Michael Waltrip Racing to eliminate one full time team; Truex free to sign elsewhere

Peter Casey-USA TODAY Sports

Unable to find a replacement sponsor for NAPA, Michael Waltrip Racing is downsizing and will only field full-time cars next year for Clint Bowyer and Brian Vickers.

The fallout from the biggest cheating scandal in NASCAR history continues, as Michael Waltrip Racing will downsize from three full-time teams to two for the 2014 Sprint Cup season.

MWR will continue to field Toyotas for Clint Bowyer (No. 15) and Brian Vickers (No. 55) next year, but the No. 56 car currently driven by Martin Truex Jr. will run only a limited schedule. The organization has informed Truex and his crew chief Chad Johnston that they are free to negotiate with other teams.

The move comes as a direct result of MWR's actions in the regular season finale Sept. 7 at Richmond when the team conspired to manipulate the finishing order to ensure Truex qualified for the Chase for the Sprint Cup.

After an investigation NASCAR fined MWR $300,000 (the largest fine ever issued in the sport's history), took the unprecedented step of removing Truex from the Chase and suspended general manager Ty Norris indefinitely.

Although Truex played no part and had no knowledge of what transpired, because of the actions of MWR and the negative publicity it created, NAPA announced last month it was ending its sponsorship of the No. 56 team effective at the end of this season. NAPA had two years remaining on its contract with MWR and was believed to be paying approximately $16 million, according to the Sports Business Journal.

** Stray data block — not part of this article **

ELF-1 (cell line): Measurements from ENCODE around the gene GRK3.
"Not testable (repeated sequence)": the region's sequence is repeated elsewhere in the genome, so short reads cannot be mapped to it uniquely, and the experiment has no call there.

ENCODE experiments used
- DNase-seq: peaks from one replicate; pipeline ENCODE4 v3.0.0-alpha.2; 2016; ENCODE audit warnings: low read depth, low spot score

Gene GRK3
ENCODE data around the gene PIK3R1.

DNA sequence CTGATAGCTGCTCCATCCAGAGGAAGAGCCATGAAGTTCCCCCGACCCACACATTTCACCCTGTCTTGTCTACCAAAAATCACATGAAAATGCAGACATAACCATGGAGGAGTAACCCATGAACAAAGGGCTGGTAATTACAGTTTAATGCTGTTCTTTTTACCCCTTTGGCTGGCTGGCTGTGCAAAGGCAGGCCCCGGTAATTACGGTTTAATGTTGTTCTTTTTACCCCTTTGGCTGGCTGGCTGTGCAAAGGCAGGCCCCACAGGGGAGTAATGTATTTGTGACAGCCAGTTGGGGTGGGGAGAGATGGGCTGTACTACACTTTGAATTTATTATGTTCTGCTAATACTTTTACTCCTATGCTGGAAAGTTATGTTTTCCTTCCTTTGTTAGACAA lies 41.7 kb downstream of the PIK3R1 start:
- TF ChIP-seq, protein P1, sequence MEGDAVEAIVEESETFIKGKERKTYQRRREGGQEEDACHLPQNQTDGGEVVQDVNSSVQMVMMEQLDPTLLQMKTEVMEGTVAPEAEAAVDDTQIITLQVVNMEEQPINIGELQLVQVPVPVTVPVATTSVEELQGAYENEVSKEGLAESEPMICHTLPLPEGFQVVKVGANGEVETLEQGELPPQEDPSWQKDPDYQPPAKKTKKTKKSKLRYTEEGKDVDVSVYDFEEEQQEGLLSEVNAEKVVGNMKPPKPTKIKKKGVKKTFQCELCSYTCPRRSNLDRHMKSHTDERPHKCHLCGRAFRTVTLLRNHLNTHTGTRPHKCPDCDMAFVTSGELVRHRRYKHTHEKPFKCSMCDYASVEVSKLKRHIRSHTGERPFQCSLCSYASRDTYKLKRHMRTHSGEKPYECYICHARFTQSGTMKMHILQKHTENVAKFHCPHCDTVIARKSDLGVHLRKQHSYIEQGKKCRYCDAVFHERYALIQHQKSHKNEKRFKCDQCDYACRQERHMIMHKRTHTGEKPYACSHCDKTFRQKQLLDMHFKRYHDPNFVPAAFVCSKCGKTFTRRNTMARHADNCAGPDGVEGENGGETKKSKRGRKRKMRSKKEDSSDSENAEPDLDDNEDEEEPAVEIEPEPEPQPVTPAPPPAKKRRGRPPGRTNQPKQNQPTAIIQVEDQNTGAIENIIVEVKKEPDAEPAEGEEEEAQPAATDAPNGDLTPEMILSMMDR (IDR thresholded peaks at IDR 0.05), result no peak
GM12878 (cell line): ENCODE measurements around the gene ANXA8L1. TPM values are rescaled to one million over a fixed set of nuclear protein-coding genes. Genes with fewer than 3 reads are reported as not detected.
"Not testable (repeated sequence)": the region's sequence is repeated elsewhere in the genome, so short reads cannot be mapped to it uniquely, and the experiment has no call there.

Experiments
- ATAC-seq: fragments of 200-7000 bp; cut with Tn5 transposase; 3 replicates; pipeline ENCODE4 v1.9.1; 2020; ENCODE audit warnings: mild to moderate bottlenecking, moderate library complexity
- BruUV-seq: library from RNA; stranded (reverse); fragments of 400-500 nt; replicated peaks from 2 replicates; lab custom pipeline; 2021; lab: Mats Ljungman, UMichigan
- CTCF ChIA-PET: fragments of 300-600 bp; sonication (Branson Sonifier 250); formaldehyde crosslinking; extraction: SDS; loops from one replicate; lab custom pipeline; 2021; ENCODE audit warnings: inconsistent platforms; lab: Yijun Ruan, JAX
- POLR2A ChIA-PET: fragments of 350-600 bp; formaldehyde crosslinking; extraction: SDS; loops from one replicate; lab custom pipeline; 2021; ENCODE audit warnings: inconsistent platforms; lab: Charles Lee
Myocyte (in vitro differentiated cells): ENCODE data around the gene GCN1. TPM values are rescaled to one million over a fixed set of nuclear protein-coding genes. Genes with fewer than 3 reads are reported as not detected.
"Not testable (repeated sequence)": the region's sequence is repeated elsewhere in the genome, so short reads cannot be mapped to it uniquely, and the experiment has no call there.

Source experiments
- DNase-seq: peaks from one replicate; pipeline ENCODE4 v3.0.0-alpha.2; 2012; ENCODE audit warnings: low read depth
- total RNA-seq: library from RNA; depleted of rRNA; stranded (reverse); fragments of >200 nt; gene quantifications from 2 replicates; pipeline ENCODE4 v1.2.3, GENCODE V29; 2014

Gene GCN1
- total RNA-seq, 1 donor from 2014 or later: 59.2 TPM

Since Richmond MWR co-owners Michael Waltrip and Rob Kauffman both stated their intentions to continue fielding three cars full time if sponsorship could be secured. But because of the timing of NAPA's decision and the black cloud its actions created, MWR was always going to be challenged to find a replacement sponsor, which made Monday's announcement not a surprise.

"Our goals for the reorganization were twofold, firstly to improve the competitiveness of our race teams and, secondly maintain a stable organizational structure," Kauffman said in a statement. "The team's focus has been to find that last one percent needed to move from Chase participant to Cup champion. This realignment will get us closer to that last one percent."

The recent events are a stunning reversal of fortune for MWR, which in the last two years has blossomed after continued struggles since its formation six years ago.

In 2012, both Bowyer and Truex qualified for the Chase with Bowyer winning three races and finishing second in the championship to Brad Keselowski. Additionally, MWR had three fully-funded cars at a time when many prominent teams were dealing with significant sponsorship gaps including Hendrick Motorsports and Stewart-Haas Racing among others.

By all appearances MWR was a team on the rise.

However, because of the reconsolidation MWR trimmed its workforce by 15 percent. Those affected were informed Monday of the decision.

"Today was about doing what we had to do not what we wanted to do," Kauffman said. "It was important to let those whose jobs were affected know as early as possible, and a majority of those will remain with MWR through the end of the season."

As for Truex, who won earlier this year at Sonoma and had two years left on his contract, he is now left scrambling to find a quality ride for 2014. One option would be to sign with Furniture Row Racing, which is losing driver Kurt Busch to Stewart-Haas at the end of the year.

When it made the Chase this season, Furniture Row became the first single-car team in the 10-year history of the playoffs to do so, and would provide Truex with the necessary equipment to remain competitive.

But for now in a cruel twist, the one MWR driver not implicated in the Richmond scandal is out of a job and staring at an unknown future.

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